Prof. Michael Rustad
I don't know whether many of you will remember Harry Hanson, our dentist in Hallock. One of my favorite activities was to look at old yearbooks from the 1950s and 1960s in the waiting room. I remember Edna Ingalls very well. She was the equivalent of today would be a dental hygeniest. I remember that Dr. Hanson would not let any of his kids eat sugar or drink pop. I thought about those poor deprived kids as I greedily consumed Sugardaddys, 7/up bars, and assorted goodies. I remember that we would occasionally meet up with Dr. Hanson at Lake Bronson and he would give us a ride in our boat. I remember one ironic aspect of those visits. We were given treats if we were good at the dentist. We would first load up with candy at Clay's drugstore and then we would go to the dentist. I still remember that we would always stop at the Dairy Whirl on the way home. I think it was near the bowling alley. I guess we were good repeat customers because of our insistence of eating so much sugar and not having fluoride in the water.
I think we had a lot of dental problems from the lack of fluoride in the water. Today kids hardly ever have a cavity. I don't think either of my kids have had more than 1 cavity in their life. I think I had 2 or 3 cavities every visit! I assume that many residents of our area also went to the dentist in Pembina, or Dr. Hoffman in Lancaster. My Mother took us to Dr. Hoffman when Dr. Hanson was serving in Korea. He served Lancaster until very recently. Monte Hoffman played basketball for Lancaster and was one of the first persons to wear contact lenses in our area. The other person was Scott McAllen, son of Hallock's optometrist.
An historical journey of service
Hallock dentist retires after 51 years
Contemplating starting his 52nd year in dentistry in Hallock, Dr. Harry Hanson was a little nostalgic. After all, he had survived the Korean war, a fire that destroyed his second office, and fellow dentist Joe Bouvette as a patient. Eventually, Hanson decided it was time to take a break and relax.
Harry was born in California and moved to the Lake Bronson area around the sixth grade. He completed high school there and went on to get his bachelor of biology and chemistry degree at Concordia College. Four years later he was enrolled at the University of Minnesota in dental school and graduated from there in 1953.
When coming back to the area, Dr. Treleaven was the dentist above the old Farmers Store in Hallock.
"He told me he wasn't feeling well and asked me if I could fill in for him at his office for a few months while he took time off. About nine months later, I was drafted into the army and sent to Korea and then Japan," Hanson said.
Once discharged in September of 1956, he again returned to the area.
"I helped my Dad finish the harvest and started looking around Minnesota for a job. Bergeson, another dentist in Hallock, had been here about four years above the old bank. (Now Gillie Jewelers building.) He wanted to leave and I bought him out for $250, even his house, which was new and not finished yet," recalls Hanson.
However, since the barber shop was downstairs and the dentist upstairs, Harry thought this was inconvenient for older people to get to him.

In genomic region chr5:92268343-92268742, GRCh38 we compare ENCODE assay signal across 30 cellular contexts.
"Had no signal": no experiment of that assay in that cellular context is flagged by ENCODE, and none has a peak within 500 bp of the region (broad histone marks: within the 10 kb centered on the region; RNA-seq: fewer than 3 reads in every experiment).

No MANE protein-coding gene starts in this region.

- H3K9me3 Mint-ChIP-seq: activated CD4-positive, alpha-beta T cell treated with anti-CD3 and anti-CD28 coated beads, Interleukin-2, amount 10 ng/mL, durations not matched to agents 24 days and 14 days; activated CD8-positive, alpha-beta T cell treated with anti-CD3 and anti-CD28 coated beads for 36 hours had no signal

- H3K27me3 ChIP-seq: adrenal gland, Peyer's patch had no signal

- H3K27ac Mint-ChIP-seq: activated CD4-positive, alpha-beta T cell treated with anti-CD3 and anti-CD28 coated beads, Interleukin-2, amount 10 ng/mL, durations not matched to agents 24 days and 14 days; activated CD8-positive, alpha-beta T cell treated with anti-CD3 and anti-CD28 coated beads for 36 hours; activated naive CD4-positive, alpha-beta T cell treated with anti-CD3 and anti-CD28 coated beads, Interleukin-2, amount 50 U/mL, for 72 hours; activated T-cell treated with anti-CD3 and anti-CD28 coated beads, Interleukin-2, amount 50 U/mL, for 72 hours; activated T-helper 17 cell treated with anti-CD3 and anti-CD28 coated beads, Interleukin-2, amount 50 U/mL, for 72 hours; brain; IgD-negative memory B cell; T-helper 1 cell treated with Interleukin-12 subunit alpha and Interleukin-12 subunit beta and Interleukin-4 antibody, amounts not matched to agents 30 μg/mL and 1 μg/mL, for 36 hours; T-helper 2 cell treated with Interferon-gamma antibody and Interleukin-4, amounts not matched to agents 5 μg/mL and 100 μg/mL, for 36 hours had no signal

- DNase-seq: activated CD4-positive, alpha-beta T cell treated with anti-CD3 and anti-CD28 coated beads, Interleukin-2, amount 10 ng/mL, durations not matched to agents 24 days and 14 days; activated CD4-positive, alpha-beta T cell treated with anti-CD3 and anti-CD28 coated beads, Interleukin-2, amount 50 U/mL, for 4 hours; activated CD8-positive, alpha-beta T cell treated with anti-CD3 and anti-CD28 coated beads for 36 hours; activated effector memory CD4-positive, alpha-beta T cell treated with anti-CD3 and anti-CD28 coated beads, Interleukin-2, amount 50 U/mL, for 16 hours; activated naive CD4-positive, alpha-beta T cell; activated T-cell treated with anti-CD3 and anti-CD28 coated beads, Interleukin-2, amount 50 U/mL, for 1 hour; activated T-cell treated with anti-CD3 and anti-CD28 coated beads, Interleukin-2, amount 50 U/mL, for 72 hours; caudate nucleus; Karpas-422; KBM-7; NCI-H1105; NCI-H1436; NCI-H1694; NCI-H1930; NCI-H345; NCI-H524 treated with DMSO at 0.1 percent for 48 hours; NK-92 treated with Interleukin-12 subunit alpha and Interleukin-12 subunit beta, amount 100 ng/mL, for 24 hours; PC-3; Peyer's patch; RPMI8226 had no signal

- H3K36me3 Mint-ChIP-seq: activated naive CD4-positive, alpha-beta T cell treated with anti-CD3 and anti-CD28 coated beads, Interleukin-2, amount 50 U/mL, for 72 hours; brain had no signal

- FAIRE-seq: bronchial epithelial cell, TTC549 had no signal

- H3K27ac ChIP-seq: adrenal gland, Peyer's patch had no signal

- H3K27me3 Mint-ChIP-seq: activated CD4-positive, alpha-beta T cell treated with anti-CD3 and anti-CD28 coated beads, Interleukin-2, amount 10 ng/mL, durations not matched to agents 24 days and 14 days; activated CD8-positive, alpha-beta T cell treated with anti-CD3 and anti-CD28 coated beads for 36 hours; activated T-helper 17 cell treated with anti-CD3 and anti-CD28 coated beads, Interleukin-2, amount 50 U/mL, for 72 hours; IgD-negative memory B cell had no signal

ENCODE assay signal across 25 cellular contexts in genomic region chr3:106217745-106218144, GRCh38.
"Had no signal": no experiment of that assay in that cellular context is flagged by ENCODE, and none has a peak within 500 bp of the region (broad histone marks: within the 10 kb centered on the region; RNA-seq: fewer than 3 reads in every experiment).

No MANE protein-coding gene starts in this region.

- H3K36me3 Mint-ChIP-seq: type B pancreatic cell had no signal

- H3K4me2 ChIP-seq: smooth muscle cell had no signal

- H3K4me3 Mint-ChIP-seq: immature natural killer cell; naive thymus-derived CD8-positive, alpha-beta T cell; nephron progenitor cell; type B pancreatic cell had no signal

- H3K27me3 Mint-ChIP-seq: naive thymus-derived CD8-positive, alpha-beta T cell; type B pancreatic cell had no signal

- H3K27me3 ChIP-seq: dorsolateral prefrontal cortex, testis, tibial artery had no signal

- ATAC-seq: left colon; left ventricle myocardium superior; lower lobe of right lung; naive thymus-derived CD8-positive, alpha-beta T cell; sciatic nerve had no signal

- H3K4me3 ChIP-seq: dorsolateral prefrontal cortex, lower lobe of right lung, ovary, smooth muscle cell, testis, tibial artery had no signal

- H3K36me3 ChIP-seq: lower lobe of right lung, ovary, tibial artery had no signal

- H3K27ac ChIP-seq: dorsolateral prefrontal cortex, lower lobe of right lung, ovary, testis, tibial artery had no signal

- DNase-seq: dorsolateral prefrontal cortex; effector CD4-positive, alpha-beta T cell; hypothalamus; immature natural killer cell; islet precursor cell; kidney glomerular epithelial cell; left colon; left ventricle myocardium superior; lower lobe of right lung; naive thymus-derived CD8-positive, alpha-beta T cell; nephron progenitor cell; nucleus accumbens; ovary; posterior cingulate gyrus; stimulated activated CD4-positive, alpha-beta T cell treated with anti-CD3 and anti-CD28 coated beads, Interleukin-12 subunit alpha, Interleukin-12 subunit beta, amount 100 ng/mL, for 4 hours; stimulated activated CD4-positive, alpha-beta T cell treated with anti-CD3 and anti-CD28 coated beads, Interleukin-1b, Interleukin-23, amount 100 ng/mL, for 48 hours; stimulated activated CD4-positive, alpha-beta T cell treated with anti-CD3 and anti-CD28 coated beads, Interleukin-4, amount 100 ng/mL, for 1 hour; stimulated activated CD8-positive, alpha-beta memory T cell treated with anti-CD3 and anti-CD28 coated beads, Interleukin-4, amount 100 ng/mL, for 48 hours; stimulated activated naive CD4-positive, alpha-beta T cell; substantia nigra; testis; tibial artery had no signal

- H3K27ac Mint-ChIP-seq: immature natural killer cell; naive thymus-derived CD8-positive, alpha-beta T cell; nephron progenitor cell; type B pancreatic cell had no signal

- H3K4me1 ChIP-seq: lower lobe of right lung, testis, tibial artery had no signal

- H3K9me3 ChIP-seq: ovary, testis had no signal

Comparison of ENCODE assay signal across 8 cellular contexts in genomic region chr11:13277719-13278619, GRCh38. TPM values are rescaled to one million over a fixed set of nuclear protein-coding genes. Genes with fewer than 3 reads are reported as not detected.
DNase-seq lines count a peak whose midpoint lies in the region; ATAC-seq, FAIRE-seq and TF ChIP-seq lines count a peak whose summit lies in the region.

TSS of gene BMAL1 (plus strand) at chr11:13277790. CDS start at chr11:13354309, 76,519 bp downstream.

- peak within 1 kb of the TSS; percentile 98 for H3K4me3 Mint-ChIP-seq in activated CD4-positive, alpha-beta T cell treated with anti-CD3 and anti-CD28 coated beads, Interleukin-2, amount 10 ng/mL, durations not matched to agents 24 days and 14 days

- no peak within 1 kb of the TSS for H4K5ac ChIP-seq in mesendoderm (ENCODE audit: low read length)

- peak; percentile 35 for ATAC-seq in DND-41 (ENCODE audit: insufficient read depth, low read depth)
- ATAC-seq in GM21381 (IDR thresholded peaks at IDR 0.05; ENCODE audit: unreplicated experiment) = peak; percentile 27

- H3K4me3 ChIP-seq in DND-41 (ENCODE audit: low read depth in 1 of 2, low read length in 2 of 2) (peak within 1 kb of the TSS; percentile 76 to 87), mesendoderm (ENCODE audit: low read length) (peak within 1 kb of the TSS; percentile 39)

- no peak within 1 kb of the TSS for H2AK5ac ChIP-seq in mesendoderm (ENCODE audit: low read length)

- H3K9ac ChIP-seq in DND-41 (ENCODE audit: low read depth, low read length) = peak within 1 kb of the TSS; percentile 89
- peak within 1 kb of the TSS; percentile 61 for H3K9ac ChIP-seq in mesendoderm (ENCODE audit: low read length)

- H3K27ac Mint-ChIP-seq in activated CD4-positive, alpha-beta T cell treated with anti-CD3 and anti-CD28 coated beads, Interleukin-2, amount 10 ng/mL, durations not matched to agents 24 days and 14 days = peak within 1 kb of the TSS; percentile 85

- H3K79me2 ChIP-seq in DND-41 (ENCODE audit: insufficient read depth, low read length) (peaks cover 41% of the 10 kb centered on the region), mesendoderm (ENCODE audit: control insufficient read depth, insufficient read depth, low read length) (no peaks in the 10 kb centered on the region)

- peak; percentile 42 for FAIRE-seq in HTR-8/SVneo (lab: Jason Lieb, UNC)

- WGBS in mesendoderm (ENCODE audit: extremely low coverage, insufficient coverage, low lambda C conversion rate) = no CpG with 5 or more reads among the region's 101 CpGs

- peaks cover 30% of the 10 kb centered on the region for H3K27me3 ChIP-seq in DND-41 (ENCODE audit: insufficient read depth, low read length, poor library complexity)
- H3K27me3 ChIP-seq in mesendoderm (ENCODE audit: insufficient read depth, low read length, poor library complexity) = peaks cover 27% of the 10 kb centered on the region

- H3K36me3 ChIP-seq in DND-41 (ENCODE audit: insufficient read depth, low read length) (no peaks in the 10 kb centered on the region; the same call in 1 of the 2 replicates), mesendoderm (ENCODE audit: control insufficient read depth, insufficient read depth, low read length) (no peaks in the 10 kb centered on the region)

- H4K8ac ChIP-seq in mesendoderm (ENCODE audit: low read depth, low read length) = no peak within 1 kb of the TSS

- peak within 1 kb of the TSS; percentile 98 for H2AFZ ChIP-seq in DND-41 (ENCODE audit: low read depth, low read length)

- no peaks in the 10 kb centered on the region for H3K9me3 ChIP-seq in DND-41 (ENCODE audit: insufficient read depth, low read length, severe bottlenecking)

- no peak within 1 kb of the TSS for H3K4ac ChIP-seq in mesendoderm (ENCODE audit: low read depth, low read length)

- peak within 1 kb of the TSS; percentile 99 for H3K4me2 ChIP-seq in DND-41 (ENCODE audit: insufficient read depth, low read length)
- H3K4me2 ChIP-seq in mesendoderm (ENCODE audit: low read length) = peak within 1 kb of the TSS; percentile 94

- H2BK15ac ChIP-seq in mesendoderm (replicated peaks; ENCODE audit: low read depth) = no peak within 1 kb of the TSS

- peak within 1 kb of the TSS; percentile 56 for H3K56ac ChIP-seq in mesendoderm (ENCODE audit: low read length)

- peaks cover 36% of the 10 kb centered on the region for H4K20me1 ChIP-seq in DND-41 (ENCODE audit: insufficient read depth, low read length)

"I talked to Joe Carrier who owned the Hallock Theater building and Lester Rock the jeweler had just left town. I was able to rent his space that September," he said.
Unfortunately the building burned down in 1975. He says he was at a synod meeting in Fargo when the fire started and his Dad called to tell him.
"I couldn't believe it. But they were able to save all my records and my waiting room chairs," Hanson exclaims pointing to the chairs in his current lobby. Thankfully, Dr. Joe Bouvette said Hanson could use his second office while he shopped for a new location.
In 1976, he moved into the current home health office at Kittson Memorial until 1992 when he moved across the hall to his present location. His staff has always been pretty constant, too.
"Edna Ingalls worked for me for 30 years. I had some high school girls in the summer and then Edna went to Thief River Falls to visit her son, got sick and never came back," he recalls.
About 1992 Amy Hanson had moved to Lancaster and was in visiting Harry for a dental problem. The two started talking and soon Amy was hired as his full-time assistant. Pat Derouin is part-time and has worked for him almost as long.
Hanson said he had trouble going on a vacation in the past and worrying about his patients, so he can now look forward to a worry-free retirement.
With a busy past volunteer record as the oldest Lion's member, church council member, boy scout leader, member of the businessmen, and chairman of the NW district of Dentistry, a break going fishing or goose hunting will be a welcomed sight.
Although he hasn't taken a new patient for the last three years, Dr. Hanson has maintained 2,400 active dental patients, from all over North Dakota, Minnesota and Canada, at his practice. He looks forward to helping the community welcome Dr. Travis Hanel to his office starting next month.
"The dentist in Stephen retired, too, and his hygienist will now be working for Travis. She will bring some of his clients to the practice as well. Really lots of patients, really exciting!" Harry said.
Prof. Michael Rustad
Hanson, Harry Jr.
B: 31 Mar 1928 to Harry and Hilda (Lee) Hanson
D: 14 May 2008, Kittson Memorial Hospital, Hallock, MN
M: 19 Nov 1954, Wilma Kiewin
Children of Harry Hanson and Wilma Kiewin:
B: 26 May 1966, Hallock, MN
D: 18 Mar 2007, North Memorial Hospital (auto accident)